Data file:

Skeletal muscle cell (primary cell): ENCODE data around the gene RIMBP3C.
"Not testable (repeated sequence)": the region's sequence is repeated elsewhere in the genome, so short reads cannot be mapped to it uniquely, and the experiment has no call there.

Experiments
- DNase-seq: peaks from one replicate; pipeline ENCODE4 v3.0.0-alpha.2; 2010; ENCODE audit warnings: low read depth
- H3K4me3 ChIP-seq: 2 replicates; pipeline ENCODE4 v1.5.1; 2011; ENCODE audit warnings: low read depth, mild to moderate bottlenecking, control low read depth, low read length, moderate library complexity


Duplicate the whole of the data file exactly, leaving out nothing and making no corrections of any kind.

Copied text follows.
Skeletal muscle cell (primary cell): ENCODE data around the gene RIMBP3C.
"Not testable (repeated sequence)": the region's sequence is repeated elsewhere in the genome, so short reads cannot be mapped to it uniquely, and the experiment has no call there.

Experiments
- DNase-seq: peaks from one replicate; pipeline ENCODE4 v3.0.0-alpha.2; 2010; ENCODE audit warnings: low read depth
- H3K4me3 ChIP-seq: 2 replicates; pipeline ENCODE4 v1.5.1; 2011; ENCODE audit warnings: low read depth, mild to moderate bottlenecking, control low read depth, low read length, moderate library complexity